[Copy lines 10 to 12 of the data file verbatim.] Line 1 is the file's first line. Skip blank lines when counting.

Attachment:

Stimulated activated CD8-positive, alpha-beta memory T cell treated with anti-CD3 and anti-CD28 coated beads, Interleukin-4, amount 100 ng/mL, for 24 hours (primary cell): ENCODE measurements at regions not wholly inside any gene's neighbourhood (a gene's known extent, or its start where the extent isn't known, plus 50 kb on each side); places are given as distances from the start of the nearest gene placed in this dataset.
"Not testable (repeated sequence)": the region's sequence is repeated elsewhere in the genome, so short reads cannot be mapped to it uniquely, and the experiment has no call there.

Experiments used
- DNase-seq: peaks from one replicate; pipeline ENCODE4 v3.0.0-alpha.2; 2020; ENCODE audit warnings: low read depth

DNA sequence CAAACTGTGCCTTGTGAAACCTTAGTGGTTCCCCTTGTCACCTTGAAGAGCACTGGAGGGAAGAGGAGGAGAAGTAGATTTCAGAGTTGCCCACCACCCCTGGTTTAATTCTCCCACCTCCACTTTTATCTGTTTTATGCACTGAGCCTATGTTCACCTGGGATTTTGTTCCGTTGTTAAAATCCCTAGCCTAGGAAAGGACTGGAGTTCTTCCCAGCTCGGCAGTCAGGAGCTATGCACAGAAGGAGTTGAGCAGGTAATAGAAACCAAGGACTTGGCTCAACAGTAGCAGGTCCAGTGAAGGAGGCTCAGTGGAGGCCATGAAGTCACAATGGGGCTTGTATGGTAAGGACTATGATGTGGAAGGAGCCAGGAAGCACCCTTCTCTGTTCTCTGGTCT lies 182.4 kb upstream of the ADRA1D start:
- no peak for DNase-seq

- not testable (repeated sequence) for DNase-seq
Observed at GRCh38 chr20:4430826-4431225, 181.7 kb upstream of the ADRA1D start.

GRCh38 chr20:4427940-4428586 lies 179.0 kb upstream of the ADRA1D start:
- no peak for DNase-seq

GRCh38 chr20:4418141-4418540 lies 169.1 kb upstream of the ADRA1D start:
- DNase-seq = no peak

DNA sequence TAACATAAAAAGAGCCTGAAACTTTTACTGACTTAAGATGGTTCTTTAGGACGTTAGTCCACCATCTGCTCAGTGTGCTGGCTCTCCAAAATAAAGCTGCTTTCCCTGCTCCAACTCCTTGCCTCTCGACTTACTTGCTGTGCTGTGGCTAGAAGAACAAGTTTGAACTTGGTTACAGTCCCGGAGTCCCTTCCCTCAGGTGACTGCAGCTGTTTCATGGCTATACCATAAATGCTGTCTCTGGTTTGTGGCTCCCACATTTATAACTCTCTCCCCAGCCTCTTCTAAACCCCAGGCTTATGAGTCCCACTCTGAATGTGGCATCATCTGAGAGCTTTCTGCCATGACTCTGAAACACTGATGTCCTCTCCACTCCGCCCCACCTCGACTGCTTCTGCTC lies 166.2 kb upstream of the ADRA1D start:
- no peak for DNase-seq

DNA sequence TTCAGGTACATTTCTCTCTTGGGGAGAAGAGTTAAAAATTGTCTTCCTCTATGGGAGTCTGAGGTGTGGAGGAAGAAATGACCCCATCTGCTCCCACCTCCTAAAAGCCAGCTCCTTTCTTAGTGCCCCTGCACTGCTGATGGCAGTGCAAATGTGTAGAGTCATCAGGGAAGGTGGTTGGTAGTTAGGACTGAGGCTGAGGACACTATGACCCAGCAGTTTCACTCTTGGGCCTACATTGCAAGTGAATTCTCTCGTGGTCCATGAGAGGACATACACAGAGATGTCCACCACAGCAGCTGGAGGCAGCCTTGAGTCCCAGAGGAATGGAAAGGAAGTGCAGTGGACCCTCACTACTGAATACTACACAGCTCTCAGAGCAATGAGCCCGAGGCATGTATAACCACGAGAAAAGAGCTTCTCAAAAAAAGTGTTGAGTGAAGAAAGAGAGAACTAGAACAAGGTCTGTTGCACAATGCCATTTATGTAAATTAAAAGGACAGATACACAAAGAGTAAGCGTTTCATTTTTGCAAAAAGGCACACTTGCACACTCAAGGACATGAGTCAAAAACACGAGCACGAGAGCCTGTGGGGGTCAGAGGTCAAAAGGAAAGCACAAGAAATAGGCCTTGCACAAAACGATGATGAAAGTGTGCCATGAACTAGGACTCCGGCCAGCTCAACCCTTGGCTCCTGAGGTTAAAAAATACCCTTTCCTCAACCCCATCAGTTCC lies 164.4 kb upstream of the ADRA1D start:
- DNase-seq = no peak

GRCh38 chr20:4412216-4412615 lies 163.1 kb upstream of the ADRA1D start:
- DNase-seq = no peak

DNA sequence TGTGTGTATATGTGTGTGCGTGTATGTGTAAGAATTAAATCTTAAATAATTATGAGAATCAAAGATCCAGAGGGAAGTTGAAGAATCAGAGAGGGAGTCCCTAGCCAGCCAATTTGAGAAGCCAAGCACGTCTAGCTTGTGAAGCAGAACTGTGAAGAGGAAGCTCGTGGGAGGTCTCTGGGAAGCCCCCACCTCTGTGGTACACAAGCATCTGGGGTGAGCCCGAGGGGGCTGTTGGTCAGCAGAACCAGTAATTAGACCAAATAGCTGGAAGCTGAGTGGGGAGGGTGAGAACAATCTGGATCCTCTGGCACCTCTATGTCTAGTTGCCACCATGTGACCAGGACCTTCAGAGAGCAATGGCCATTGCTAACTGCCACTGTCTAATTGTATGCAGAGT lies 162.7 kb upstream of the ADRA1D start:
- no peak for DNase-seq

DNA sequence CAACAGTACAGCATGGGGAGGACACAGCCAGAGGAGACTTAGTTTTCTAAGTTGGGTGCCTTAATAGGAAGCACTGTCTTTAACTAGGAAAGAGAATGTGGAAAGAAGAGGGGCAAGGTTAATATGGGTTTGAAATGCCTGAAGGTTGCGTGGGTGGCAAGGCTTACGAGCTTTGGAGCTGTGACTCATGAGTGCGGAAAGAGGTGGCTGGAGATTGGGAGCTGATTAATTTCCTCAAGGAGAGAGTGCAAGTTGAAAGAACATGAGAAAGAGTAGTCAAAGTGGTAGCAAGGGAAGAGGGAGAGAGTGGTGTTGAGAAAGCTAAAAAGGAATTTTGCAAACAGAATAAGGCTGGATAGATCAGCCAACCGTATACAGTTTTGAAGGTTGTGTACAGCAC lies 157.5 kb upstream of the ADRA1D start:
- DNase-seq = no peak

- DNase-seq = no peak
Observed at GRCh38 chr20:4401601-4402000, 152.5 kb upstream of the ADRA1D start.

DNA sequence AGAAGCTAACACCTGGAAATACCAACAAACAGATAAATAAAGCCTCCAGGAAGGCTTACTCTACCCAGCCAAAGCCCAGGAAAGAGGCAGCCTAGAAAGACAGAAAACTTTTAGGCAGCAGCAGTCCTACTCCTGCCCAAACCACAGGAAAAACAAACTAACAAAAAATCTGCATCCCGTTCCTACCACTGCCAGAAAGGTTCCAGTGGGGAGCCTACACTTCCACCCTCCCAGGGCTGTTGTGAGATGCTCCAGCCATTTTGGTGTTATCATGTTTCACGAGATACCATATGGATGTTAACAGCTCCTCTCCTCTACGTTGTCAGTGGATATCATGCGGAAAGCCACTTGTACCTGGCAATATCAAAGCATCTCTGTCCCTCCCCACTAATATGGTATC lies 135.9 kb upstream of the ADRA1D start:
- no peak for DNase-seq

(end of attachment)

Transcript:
- no peak for DNase-seq

GRCh38 chr20:4418141-4418540 lies 169.1 kb upstream of the ADRA1D start:
- DNase-seq = no peak